For those that don’t know, a BCO’s work is all pro-bono. We aren’t asked to move in before we help our bosses out. In fact, nobody but mind munchkins really knows about mind munchkins. We move from owner to owner throughout our lifetime. Occasionally, if we like our owner enough we’ll stay for the duration of their life and move out when their brain expires.  Typically, when we first move in with a new owner we spend a few years getting to know our boss and lie dormant before we go to work and look for areas where improvements can be made. Through years of MM research, we’ve found that the best time to move in is during the late teen years. We take the next 5 to 10 years to get acclimated with our boss and then make our improvements after our research is complete. It should be noted that a MM can move in with a new owner at any age depending on the circumstances. It should also be noted that most of our owners don’t seem to appreciate our help despite our best intentions, and often go through great efforts to remove us. Though, they aren’t aware that it’s a mind munchkin they’re looking to remove.

Anyways, it’s time to get back to what I’ve been doing with the boss. After 10 years I decided I had been quiet enough and it was time to make my presence known. And besides, it gets pretty boring up there just lying around. I’d been getting free rent for 10 years now. The least I could do was pay him back with some free labor.  Unfortunately for my boss, with 10 years passing by a lot of my skills went into decline.  I tried to ease myself back into everything one area of the brain at a time, but I was about to find out that stepping back into the “real world” wasn’t as easy as I thought it would be.  I decided to start with the motivation center. That was the one area I suspected my boss needed the most help.  When you spend as much time as I did with my boss, you really get a keen sense of someone’s shortcomings.

From the first day I moved in, it was apparent my boss was lacking motivation.  As a kid he half-assed his way through sports and high school. And in college, other than a brief 6 month time frame, his effort was largely the same, if not worse than it was when he was younger. He liked to blame his lack of drive on his inability to narrow down his true passion in life. As his resident BCO, I knew he may have been right, but I also knew I hadn’t been operating his brain as efficiently as he would have liked (on account of him not actually asking me to be there) and that with a few tweaks in the motivation center I could have him driven enough to move mountains.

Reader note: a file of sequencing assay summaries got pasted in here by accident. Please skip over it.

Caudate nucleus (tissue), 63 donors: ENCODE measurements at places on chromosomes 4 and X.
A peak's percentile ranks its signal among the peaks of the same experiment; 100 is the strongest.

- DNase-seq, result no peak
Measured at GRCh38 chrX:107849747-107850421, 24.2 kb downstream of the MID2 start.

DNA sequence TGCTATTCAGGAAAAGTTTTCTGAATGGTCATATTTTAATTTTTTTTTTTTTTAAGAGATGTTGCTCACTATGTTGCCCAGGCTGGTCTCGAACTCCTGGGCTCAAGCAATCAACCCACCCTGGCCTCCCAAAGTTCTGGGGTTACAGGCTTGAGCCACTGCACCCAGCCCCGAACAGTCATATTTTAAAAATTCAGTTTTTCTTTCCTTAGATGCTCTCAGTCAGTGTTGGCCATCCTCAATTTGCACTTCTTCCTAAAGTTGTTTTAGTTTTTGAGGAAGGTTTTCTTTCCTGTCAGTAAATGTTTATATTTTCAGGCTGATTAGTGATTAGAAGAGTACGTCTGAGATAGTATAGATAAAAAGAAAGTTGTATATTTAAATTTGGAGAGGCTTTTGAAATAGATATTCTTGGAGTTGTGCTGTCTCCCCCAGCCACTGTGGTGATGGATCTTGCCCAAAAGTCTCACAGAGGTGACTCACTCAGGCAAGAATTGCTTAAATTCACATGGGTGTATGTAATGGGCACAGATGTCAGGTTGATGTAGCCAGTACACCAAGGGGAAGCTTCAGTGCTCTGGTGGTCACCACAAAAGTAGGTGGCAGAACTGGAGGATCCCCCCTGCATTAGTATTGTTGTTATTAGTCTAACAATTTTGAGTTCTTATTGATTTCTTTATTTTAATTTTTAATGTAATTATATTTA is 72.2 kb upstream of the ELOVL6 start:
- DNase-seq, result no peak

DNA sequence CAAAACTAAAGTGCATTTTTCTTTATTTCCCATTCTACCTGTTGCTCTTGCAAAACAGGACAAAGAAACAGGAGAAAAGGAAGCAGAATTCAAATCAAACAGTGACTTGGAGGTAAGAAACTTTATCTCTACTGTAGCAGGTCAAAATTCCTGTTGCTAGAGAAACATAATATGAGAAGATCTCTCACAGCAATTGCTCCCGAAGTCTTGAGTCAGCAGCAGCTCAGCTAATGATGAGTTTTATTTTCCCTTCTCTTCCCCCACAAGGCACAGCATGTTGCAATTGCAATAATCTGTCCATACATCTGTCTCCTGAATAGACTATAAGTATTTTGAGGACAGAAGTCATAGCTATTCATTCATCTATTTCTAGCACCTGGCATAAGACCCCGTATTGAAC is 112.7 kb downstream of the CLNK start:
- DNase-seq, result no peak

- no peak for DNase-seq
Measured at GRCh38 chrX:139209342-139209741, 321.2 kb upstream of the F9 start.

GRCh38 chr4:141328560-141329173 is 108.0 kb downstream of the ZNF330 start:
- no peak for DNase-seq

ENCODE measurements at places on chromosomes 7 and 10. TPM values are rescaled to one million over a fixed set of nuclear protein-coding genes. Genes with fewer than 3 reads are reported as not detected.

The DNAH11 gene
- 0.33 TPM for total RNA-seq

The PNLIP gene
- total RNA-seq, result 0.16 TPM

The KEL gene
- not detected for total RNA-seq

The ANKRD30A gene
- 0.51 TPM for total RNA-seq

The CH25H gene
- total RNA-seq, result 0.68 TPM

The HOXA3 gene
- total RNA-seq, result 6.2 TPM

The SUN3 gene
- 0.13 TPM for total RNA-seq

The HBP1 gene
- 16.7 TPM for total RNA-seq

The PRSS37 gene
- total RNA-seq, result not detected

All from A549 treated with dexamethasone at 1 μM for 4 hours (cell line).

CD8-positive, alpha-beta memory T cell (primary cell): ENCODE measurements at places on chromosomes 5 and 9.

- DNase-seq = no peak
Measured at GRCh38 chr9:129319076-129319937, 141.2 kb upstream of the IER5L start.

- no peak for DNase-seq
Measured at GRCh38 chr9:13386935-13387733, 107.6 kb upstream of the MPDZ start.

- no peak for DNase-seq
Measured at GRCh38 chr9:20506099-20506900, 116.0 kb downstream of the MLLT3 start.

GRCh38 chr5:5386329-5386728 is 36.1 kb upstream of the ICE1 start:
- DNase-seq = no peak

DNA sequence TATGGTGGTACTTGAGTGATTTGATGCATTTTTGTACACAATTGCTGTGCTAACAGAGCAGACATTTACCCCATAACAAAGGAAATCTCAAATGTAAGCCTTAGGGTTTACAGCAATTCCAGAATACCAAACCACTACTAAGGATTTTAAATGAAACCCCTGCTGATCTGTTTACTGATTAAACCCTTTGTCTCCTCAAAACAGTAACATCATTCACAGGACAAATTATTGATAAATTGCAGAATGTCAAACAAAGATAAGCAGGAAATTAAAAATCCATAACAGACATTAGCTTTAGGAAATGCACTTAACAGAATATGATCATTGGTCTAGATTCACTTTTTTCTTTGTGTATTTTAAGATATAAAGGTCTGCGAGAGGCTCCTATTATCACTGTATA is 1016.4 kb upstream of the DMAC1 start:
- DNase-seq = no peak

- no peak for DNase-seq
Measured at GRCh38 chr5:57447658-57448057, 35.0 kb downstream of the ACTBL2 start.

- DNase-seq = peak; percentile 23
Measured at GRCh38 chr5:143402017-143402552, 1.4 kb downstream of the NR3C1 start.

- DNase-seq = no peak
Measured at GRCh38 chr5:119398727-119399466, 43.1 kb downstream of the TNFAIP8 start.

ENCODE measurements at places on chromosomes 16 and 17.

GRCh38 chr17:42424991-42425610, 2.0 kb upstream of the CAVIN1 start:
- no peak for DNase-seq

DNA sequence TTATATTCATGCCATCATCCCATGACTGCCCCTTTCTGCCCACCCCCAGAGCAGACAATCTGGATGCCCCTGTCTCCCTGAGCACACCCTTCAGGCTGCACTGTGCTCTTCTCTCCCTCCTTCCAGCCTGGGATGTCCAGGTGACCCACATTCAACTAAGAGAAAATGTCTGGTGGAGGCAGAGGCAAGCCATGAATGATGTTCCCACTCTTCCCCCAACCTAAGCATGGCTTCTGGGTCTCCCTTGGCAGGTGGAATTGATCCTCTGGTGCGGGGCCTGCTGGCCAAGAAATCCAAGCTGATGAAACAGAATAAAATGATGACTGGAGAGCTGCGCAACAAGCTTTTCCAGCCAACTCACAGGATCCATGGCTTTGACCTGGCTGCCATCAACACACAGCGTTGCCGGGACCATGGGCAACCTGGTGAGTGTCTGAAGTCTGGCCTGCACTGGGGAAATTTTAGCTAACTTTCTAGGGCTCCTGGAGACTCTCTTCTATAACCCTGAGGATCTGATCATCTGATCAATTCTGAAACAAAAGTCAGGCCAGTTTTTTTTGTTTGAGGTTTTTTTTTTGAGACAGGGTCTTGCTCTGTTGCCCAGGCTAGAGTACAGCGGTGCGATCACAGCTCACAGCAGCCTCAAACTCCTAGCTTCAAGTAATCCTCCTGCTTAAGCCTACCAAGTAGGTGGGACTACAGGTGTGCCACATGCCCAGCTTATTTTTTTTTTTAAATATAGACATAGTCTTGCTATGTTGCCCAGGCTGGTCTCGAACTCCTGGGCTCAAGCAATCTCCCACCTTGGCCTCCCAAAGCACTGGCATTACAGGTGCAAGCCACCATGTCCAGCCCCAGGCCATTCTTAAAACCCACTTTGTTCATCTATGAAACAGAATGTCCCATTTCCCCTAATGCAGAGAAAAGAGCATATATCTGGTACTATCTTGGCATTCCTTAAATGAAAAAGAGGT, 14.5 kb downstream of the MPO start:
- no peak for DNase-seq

And that’s exactly what I did….except it didn’t work.  I guess after 10 years of vacation, the techniques I used in the past to create drive weren’t as effective in today’s complex world. Typically, a little increase in dopamine is all it takes to create a little motivation. For any aspiring BCO’s reading this, “motivation center” is the generic term we use for the anterior cingulated gyrus (part of the limbic system).  What little drive my boss showed before was quickly depleted to unprecedented lows. Admittedly, I was a little concerned about the damage I’d caused my boss, but as one of the world’s elite brain control officer’s, I knew I’d right the ship before too long.

With the motivation center under construction for the time being, I decided to move over to the emotion department, also known as the amygdala (part of the medial temporal lobes), to see what needed improving over there. Since the big guy had been a bit withdrawn lately, I thought a nice dose of sensitivity would be just the trick. It turns out I may have gone a little high on the emotion promotion and sent the boss into overdrive. All of the sudden, the guy everyone knew as one of the most even keeled people in their life was suddenly crying over every little thing or ready to argue over even the most trivial of points.

And that was failure number two. I knew my days as an elite BCO were coming to an end, but I liked living in his brain and there was no way I was going to leave on my own volition. It was always a very welcoming environment, and after all this time it had become home.

Over the next 2 years, my boss took a deep interest in philosophy, reading, writing, and vowed to live life to the fullest even though the damage I’d caused inside his brain made it exceedingly difficult. The more he read, wrote, and simply lived the happier he became and the less inviting his brain became for me. I’m sticking around for now, but the idea of looking for a new place to live has been sounding better and better all the time.